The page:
Court Remands Case Denying Visa to Muslim Scholar
Tariq Ramadan is a Swiss-born Islamic scholar whose work focuses on the integration of Muslim beliefs with Western European culture and society. Before August 2004, he traveled regularly to the U.S., giving lectures at institutions such as Harvard and Princeton and to the Department of State, and attending meetings and conferences. As a Swiss citizen, Ramadan was eligible to participate in the Visa Waiver Program (VWP). Thus, Ramadan did not need to apply for a visa to enter the U.S. for these short engagements.
In January 2004, Ramadan accepted a tenured teaching position at the University of Notre Dame. Notre Dame submitted an H-1B visa petition on Ramadan’s behalf, which was approved in May 2004. Ramadan made arrangements for the move, scheduled for early August 2004. On July 28, 2004, however, the U.S. Embassy in Bern revoked his visa approval without an explanation. In response to press inquiries, a Department of Homeland Security (DHS) spokesperson stated that the basis for the revocation was a provision of the Immigration and Nationality Act (INA) that then permitted exclusion of prominent individuals who endorse or espouse terrorist activity. The Government later denied that this “endorse or espouse” provision provided the grounds for the revocation.
The consulate advised Ramadan that he could re-apply for a visa. Notre Dame accordingly filed a second H-1B visa petition on October 4, 2004. By December 13, 2004, the DHS had not yet acted on the second petition, and on that date Ramadan resigned from the position at Notre Dame. On December 21, 2004, having been informed about the resignation, the DHS revoked the renewed H-1B petition. After this revocation, Ramadan could no longer take advantage of the VWP that had authorized his previous temporary entries.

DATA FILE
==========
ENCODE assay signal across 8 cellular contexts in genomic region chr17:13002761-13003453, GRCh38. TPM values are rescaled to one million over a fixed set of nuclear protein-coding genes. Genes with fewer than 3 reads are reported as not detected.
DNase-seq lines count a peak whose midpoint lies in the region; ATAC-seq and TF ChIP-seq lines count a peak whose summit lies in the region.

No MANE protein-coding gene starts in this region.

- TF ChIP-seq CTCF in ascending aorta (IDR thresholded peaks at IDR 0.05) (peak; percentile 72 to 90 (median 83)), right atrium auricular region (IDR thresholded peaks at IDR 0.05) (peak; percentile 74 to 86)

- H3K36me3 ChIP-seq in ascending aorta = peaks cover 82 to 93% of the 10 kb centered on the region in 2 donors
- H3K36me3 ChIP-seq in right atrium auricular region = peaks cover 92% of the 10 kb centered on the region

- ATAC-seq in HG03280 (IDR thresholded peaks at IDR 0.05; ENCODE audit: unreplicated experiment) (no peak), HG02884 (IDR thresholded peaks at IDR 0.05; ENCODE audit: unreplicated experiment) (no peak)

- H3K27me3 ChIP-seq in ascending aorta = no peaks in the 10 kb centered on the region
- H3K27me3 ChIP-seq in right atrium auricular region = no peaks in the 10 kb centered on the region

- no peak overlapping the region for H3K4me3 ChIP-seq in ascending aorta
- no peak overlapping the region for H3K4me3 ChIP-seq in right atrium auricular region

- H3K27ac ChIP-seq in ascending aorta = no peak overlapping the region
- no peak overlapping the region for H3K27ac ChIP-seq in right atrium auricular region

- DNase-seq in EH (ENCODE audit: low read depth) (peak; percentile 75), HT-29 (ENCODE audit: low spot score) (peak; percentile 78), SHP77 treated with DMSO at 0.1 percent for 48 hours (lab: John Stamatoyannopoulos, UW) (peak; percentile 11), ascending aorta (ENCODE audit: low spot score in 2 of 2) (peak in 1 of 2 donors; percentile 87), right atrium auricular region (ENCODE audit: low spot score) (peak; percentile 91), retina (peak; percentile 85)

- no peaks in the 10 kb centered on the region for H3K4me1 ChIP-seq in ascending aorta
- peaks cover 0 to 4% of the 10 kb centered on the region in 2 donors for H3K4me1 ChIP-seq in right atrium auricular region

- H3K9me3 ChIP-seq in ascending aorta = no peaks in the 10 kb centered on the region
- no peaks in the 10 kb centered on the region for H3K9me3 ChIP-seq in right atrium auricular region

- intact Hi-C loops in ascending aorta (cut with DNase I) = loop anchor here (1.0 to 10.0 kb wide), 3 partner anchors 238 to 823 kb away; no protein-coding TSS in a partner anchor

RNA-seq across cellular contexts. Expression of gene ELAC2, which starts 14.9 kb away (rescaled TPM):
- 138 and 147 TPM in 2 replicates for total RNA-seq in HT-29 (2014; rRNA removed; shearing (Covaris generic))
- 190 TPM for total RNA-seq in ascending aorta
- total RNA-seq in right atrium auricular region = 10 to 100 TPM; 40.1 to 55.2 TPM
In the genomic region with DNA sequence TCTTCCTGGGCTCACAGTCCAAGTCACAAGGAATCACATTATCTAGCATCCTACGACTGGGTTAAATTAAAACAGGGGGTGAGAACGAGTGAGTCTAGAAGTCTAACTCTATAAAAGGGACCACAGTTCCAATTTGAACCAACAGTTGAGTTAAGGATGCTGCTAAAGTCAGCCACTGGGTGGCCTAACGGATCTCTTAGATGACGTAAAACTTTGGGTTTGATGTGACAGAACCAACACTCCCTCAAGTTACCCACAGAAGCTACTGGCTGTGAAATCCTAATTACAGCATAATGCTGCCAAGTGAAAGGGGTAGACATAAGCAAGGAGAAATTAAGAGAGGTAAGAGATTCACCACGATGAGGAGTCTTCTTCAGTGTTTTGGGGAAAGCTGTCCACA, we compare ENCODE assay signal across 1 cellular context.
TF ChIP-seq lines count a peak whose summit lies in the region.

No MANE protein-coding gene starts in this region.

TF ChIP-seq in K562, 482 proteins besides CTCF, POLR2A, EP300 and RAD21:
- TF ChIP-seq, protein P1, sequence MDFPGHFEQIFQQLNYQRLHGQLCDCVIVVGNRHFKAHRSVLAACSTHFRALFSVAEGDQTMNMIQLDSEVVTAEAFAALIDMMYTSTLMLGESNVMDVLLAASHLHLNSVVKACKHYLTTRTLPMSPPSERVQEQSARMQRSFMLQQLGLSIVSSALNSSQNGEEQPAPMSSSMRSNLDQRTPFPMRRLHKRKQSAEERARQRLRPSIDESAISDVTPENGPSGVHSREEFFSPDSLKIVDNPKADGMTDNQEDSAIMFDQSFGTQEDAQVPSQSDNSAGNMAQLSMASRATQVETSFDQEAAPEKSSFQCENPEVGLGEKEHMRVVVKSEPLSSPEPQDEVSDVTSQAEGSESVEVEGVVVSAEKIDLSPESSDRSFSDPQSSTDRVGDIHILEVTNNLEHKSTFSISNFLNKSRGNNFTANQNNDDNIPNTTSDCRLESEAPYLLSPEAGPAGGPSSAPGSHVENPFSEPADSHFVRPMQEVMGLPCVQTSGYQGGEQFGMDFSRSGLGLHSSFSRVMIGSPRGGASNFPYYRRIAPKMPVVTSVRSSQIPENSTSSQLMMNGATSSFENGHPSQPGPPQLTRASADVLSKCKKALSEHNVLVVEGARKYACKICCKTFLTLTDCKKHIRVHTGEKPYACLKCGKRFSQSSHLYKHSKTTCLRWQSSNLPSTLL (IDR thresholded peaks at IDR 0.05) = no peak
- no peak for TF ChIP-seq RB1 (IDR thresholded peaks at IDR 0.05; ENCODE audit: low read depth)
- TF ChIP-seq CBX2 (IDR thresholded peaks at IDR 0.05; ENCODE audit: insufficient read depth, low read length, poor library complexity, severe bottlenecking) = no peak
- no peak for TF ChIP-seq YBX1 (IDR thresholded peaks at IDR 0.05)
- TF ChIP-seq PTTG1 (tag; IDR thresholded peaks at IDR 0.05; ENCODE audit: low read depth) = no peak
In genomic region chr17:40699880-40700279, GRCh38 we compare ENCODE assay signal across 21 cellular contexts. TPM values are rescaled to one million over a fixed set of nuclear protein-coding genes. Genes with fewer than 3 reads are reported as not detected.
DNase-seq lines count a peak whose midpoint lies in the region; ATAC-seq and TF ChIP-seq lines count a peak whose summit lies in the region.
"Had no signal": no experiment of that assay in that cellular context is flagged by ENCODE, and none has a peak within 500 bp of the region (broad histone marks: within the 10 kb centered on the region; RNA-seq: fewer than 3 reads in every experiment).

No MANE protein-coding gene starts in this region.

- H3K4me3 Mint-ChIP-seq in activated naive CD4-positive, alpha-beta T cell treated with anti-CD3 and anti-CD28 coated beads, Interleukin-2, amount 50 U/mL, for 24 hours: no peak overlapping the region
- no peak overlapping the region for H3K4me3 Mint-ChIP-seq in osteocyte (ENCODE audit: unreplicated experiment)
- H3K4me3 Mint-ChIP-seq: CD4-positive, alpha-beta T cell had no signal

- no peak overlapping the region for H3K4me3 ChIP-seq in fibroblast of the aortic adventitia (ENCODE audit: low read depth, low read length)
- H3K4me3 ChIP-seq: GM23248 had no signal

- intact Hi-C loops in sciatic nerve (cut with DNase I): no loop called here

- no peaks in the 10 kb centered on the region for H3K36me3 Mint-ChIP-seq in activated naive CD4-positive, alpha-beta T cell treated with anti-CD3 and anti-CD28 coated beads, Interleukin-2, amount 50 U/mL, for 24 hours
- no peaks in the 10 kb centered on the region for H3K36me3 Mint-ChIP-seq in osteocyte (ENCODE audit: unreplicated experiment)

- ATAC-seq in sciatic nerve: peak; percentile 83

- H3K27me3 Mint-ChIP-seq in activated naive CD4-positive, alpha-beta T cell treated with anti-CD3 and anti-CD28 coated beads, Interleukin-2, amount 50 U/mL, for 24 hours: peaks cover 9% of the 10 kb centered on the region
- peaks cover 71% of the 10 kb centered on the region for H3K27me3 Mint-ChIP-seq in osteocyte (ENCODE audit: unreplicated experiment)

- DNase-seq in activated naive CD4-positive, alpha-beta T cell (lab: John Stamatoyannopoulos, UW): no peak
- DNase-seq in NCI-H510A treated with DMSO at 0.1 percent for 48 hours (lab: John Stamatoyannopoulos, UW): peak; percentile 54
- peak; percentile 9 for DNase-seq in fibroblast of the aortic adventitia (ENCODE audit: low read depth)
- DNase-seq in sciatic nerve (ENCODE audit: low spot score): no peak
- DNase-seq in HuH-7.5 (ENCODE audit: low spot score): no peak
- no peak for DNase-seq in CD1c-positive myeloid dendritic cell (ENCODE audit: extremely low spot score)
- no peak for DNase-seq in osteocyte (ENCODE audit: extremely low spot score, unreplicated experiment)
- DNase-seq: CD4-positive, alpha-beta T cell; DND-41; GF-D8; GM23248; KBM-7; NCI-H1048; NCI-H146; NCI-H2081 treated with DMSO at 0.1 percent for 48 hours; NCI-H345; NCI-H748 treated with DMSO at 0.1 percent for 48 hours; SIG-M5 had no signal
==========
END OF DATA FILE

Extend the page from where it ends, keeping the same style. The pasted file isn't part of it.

On September 16, 2005, Ramadan applied for a B visa to enter the U.S. for a short period of time to attend conferences. According to Ramadan, he was interviewed by consular and DHS officials at the U.S. Embassy in Bern, Switzerland, in 2005. He was questioned about his political views and associations. Ramadan informed officials that, between 1998 and 2002, he had donated approximately $1,336 to the Association de Secours Palestinien (ASP), which was designated by the U.S. Treasury Department as a terrorist organization due to its funding of Hamas. Ramadan received a telephone call on September 19, 2006, and a letter shortly thereafter, informing him that the consulate had denied his petition because he had provided material support to a terrorist organization. Consular officials based this decision on a security advisory opinion, Ramadan’s interviews, and “additional information provided by Washington.”
On January 25, 2006, plaintiffs filed suit in the District Court challenging Ramadan’s ongoing exclusion from the U.S. The three plaintiff organizations (the American Academy of Religion, the American Association of University Professors, and the PEN American Center) appealed the denial of a visa to Ramadan on the grounds that it violated their First Amendment right to have Ramadan share his views with the organizations and with the public. The U.S. government contended that the visa was properly rejected on the ground that Mr. Ramadan’s contributions to the ASP, which provided some financial support to Hamas, rendered him inadmissible. The government prevailed, and the plaintiffs filed an appeal with the U.S. Court of Appeals for the Second Circuit.
On July 17, 2009, the court of appeals remanded the case to the district court for further proceedings. Among other things, the Second Circuit concluded that the record did not establish that the consular officer who denied the visa confronted Ramadan with the allegation that he had knowingly rendered material support to a terrorist organization, thereby precluding an adequate opportunity for Ramadan to attempt to satisfy the statutory provision that exempts a visa applicant from exclusion under the “material support” subsection if he “can demonstrate by clear and convincing evidence that [he] did not know, and should not reasonably have known, that the organization was a terrorist organization.”
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